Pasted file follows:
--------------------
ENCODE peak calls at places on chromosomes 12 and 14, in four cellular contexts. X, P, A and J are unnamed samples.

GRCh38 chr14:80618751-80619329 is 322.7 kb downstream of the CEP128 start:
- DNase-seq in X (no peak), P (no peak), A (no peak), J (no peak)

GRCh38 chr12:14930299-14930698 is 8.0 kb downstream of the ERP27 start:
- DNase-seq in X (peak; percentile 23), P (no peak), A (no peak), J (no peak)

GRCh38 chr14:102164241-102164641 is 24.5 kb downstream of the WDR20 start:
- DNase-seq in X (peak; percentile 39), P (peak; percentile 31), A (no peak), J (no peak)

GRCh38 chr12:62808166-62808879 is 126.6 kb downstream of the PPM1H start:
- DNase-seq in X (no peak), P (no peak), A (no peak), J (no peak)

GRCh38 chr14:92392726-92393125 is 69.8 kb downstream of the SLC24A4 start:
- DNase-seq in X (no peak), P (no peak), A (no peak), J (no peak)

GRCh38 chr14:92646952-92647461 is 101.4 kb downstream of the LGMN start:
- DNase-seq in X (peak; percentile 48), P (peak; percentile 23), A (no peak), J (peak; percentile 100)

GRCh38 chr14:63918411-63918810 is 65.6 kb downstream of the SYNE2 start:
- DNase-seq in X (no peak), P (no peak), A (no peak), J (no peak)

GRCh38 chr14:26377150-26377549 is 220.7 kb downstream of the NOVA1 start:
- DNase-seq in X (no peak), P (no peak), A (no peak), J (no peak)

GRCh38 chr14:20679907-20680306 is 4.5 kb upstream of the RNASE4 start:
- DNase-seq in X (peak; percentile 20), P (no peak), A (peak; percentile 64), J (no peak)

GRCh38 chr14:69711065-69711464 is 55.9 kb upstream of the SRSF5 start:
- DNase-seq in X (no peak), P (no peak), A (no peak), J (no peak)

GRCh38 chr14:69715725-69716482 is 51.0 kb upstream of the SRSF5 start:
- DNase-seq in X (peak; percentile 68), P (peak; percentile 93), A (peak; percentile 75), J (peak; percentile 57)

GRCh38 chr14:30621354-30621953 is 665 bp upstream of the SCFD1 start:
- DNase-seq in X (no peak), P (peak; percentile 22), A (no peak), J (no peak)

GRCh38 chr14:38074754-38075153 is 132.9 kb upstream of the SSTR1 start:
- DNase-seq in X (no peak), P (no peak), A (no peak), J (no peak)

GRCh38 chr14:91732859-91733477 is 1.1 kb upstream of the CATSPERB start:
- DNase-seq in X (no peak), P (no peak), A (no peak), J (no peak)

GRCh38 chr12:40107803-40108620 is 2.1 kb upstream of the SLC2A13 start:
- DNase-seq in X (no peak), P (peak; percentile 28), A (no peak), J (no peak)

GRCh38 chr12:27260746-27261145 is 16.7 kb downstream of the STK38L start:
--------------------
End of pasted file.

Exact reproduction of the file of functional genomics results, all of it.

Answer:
ENCODE peak calls at places on chromosomes 12 and 14, in four cellular contexts. X, P, A and J are unnamed samples.

GRCh38 chr14:80618751-80619329 is 322.7 kb downstream of the CEP128 start:
- DNase-seq in X (no peak), P (no peak), A (no peak), J (no peak)

GRCh38 chr12:14930299-14930698 is 8.0 kb downstream of the ERP27 start:
- DNase-seq in X (peak; percentile 23), P (no peak), A (no peak), J (no peak)

GRCh38 chr14:102164241-102164641 is 24.5 kb downstream of the WDR20 start:
- DNase-seq in X (peak; percentile 39), P (peak; percentile 31), A (no peak), J (no peak)

GRCh38 chr12:62808166-62808879 is 126.6 kb downstream of the PPM1H start:
- DNase-seq in X (no peak), P (no peak), A (no peak), J (no peak)

GRCh38 chr14:92392726-92393125 is 69.8 kb downstream of the SLC24A4 start:
- DNase-seq in X (no peak), P (no peak), A (no peak), J (no peak)

GRCh38 chr14:92646952-92647461 is 101.4 kb downstream of the LGMN start:
- DNase-seq in X (peak; percentile 48), P (peak; percentile 23), A (no peak), J (peak; percentile 100)

GRCh38 chr14:63918411-63918810 is 65.6 kb downstream of the SYNE2 start:
- DNase-seq in X (no peak), P (no peak), A (no peak), J (no peak)

GRCh38 chr14:26377150-26377549 is 220.7 kb downstream of the NOVA1 start:
- DNase-seq in X (no peak), P (no peak), A (no peak), J (no peak)

GRCh38 chr14:20679907-20680306 is 4.5 kb upstream of the RNASE4 start:
- DNase-seq in X (peak; percentile 20), P (no peak), A (peak; percentile 64), J (no peak)

GRCh38 chr14:69711065-69711464 is 55.9 kb upstream of the SRSF5 start:
- DNase-seq in X (no peak), P (no peak), A (no peak), J (no peak)

GRCh38 chr14:69715725-69716482 is 51.0 kb upstream of the SRSF5 start:
- DNase-seq in X (peak; percentile 68), P (peak; percentile 93), A (peak; percentile 75), J (peak; percentile 57)

GRCh38 chr14:30621354-30621953 is 665 bp upstream of the SCFD1 start:
- DNase-seq in X (no peak), P (peak; percentile 22), A (no peak), J (no peak)

GRCh38 chr14:38074754-38075153 is 132.9 kb upstream of the SSTR1 start:
- DNase-seq in X (no peak), P (no peak), A (no peak), J (no peak)

GRCh38 chr14:91732859-91733477 is 1.1 kb upstream of the CATSPERB start:
- DNase-seq in X (no peak), P (no peak), A (no peak), J (no peak)

GRCh38 chr12:40107803-40108620 is 2.1 kb upstream of the SLC2A13 start:
- DNase-seq in X (no peak), P (peak; percentile 28), A (no peak), J (no peak)

GRCh38 chr12:27260746-27261145 is 16.7 kb downstream of the STK38L start: